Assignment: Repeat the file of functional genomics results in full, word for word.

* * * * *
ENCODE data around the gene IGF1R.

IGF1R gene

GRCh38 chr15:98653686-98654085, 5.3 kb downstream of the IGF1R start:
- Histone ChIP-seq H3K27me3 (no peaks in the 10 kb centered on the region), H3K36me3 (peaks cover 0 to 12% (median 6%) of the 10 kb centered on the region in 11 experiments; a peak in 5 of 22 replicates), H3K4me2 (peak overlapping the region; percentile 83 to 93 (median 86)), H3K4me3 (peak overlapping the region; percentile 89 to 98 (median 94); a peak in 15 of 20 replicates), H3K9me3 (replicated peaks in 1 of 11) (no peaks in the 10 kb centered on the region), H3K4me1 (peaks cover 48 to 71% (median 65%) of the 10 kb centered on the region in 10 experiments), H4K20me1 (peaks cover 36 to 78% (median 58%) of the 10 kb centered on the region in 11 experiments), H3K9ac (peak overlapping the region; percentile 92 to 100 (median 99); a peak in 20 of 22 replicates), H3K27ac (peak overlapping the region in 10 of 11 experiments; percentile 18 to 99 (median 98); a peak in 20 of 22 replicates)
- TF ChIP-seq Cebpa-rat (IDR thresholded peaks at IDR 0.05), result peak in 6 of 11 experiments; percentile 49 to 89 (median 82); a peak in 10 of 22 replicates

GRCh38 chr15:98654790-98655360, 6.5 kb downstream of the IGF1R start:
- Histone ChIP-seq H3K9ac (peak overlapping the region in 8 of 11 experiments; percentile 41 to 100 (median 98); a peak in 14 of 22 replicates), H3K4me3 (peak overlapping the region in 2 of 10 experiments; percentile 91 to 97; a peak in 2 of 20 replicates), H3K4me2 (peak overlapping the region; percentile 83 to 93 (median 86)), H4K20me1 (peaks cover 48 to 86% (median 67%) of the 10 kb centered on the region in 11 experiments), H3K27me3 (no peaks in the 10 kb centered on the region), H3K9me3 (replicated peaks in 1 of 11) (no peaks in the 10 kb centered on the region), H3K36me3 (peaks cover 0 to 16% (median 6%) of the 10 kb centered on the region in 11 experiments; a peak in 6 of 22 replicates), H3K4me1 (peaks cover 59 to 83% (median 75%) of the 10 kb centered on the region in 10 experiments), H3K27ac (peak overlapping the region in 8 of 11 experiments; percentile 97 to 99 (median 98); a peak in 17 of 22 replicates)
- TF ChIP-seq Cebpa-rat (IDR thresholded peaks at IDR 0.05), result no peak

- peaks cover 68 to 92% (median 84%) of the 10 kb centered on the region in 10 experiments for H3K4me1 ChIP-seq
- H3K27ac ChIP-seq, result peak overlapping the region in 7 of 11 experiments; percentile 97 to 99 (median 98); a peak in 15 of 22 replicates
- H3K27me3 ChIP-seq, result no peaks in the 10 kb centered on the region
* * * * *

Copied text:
ENCODE data around the gene IGF1R.

IGF1R gene

GRCh38 chr15:98653686-98654085, 5.3 kb downstream of the IGF1R start:
- Histone ChIP-seq H3K27me3 (no peaks in the 10 kb centered on the region), H3K36me3 (peaks cover 0 to 12% (median 6%) of the 10 kb centered on the region in 11 experiments; a peak in 5 of 22 replicates), H3K4me2 (peak overlapping the region; percentile 83 to 93 (median 86)), H3K4me3 (peak overlapping the region; percentile 89 to 98 (median 94); a peak in 15 of 20 replicates), H3K9me3 (replicated peaks in 1 of 11) (no peaks in the 10 kb centered on the region), H3K4me1 (peaks cover 48 to 71% (median 65%) of the 10 kb centered on the region in 10 experiments), H4K20me1 (peaks cover 36 to 78% (median 58%) of the 10 kb centered on the region in 11 experiments), H3K9ac (peak overlapping the region; percentile 92 to 100 (median 99); a peak in 20 of 22 replicates), H3K27ac (peak overlapping the region in 10 of 11 experiments; percentile 18 to 99 (median 98); a peak in 20 of 22 replicates)
- TF ChIP-seq Cebpa-rat (IDR thresholded peaks at IDR 0.05), result peak in 6 of 11 experiments; percentile 49 to 89 (median 82); a peak in 10 of 22 replicates

GRCh38 chr15:98654790-98655360, 6.5 kb downstream of the IGF1R start:
- Histone ChIP-seq H3K9ac (peak overlapping the region in 8 of 11 experiments; percentile 41 to 100 (median 98); a peak in 14 of 22 replicates), H3K4me3 (peak overlapping the region in 2 of 10 experiments; percentile 91 to 97; a peak in 2 of 20 replicates), H3K4me2 (peak overlapping the region; percentile 83 to 93 (median 86)), H4K20me1 (peaks cover 48 to 86% (median 67%) of the 10 kb centered on the region in 11 experiments), H3K27me3 (no peaks in the 10 kb centered on the region), H3K9me3 (replicated peaks in 1 of 11) (no peaks in the 10 kb centered on the region), H3K36me3 (peaks cover 0 to 16% (median 6%) of the 10 kb centered on the region in 11 experiments; a peak in 6 of 22 replicates), H3K4me1 (peaks cover 59 to 83% (median 75%) of the 10 kb centered on the region in 10 experiments), H3K27ac (peak overlapping the region in 8 of 11 experiments; percentile 97 to 99 (median 98); a peak in 17 of 22 replicates)
- TF ChIP-seq Cebpa-rat (IDR thresholded peaks at IDR 0.05), result no peak

- peaks cover 68 to 92% (median 84%) of the 10 kb centered on the region in 10 experiments for H3K4me1 ChIP-seq
- H3K27ac ChIP-seq, result peak overlapping the region in 7 of 11 experiments; percentile 97 to 99 (median 98); a peak in 15 of 22 replicates
- H3K27me3 ChIP-seq, result no peaks in the 10 kb centered on the region